Case Name: Aveek Sarkar v. State of West Bengal
Citation: (2014) 4 SCC 257
Court: Supreme Court of India.
Bench: K. S. Radhakrishnan, A.K. Sikri
Theme: What is the meaning of obscenity and how intention plays a vital role in such cases.
Subject: Indian Penal Code
Brief Facts of Aveek Sarkar v. State of West Bengal
- A German magazine named “STERN” having worldwide circulation published an article with a picture of Boris Becker, a world renowned Tennis player, posing nude with his dark-skinned fiancée named Barbara Feltus, a film actress, which was photographed by her father. The article states of an interview where both Boris Becker and Barbaba Feltus spoke freely about their engagement, their lives and future plans and the message they wanted to convey to the people at large through that photograph. Article picturizes Boris Becker as a strident protester of the pernicious practice of “Apartheid”. It was stated that the purpose of the photograph was also to signify that love champions over hatred.
- “Sports World”, a widely circulated magazine published in India reproduced the article and the photograph as cover story in its Issue 15 dated 05.05.1993 with the caption “Posing nude dropping out of tournaments, battling Racism in Germany. Boris Becker explains his recent approach to life” – Boris Becker Unmasked.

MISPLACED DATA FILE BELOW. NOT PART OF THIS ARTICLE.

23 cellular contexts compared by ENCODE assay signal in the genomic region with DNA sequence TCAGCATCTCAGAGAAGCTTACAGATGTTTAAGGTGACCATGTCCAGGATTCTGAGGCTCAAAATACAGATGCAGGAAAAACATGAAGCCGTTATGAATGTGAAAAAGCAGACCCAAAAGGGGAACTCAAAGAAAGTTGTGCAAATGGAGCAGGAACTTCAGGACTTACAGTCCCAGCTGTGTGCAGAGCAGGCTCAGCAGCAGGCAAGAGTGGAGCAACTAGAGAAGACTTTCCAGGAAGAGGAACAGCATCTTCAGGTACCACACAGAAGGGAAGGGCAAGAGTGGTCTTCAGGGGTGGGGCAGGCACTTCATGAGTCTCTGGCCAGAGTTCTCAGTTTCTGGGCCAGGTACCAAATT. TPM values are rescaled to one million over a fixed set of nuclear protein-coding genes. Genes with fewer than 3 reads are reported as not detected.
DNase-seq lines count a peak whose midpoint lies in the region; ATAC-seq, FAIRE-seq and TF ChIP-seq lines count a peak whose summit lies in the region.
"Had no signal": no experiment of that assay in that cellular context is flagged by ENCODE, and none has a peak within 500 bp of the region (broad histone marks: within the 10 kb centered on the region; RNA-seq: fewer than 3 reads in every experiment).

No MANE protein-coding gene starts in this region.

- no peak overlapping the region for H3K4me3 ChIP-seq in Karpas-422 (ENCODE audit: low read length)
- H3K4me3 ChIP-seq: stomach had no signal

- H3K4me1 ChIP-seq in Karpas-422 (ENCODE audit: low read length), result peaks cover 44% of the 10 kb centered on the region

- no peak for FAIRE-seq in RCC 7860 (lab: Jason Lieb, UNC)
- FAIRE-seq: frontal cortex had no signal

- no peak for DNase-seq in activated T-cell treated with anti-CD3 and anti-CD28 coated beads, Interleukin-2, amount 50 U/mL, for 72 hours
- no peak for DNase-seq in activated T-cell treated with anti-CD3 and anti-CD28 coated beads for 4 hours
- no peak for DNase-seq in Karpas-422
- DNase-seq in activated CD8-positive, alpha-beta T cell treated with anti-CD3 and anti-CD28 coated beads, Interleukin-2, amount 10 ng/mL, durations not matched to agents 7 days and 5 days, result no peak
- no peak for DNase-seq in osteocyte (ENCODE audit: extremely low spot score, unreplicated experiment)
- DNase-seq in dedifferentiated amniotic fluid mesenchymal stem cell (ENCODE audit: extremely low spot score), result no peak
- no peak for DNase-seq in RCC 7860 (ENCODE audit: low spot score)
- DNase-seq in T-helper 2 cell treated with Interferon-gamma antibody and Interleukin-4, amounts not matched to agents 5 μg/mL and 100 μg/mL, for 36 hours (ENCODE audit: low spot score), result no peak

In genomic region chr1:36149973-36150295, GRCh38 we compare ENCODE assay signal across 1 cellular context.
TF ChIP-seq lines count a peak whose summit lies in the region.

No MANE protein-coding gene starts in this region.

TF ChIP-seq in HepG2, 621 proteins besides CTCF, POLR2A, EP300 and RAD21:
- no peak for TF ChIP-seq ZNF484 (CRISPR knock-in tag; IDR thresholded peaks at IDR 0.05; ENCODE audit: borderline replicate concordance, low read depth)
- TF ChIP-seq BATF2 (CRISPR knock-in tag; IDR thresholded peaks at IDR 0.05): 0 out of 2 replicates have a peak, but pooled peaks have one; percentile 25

- Anandabazar Patrika, a newspaper having wide circulation in Kolkata, also published in the second page of the newspaper the above-mentioned photograph as well as the article on 06.05.1993, as appeared in the Sports World.
- A lawyer practicing at Alipore Judge’s Court, Kolkata, claimed to be a regular reader of Sports World as well as Anandabazar Patrika filed a complaint under Section 292 of the Indian Penal Code against the Appellants.
Issues in Aveek Sarkar v. State of West Bengal
1. Should that photograph be regarded as obscene?
2. Was its effects taken as a whole tend to deprave and corrupt persons who are likely to read it?
1. The Nude photograph that appeared in the Anandbazar Patrika, as well as in The Sports World would corrupt young minds, both Children and youth of this Country and is against the cultural and Moral values of our society.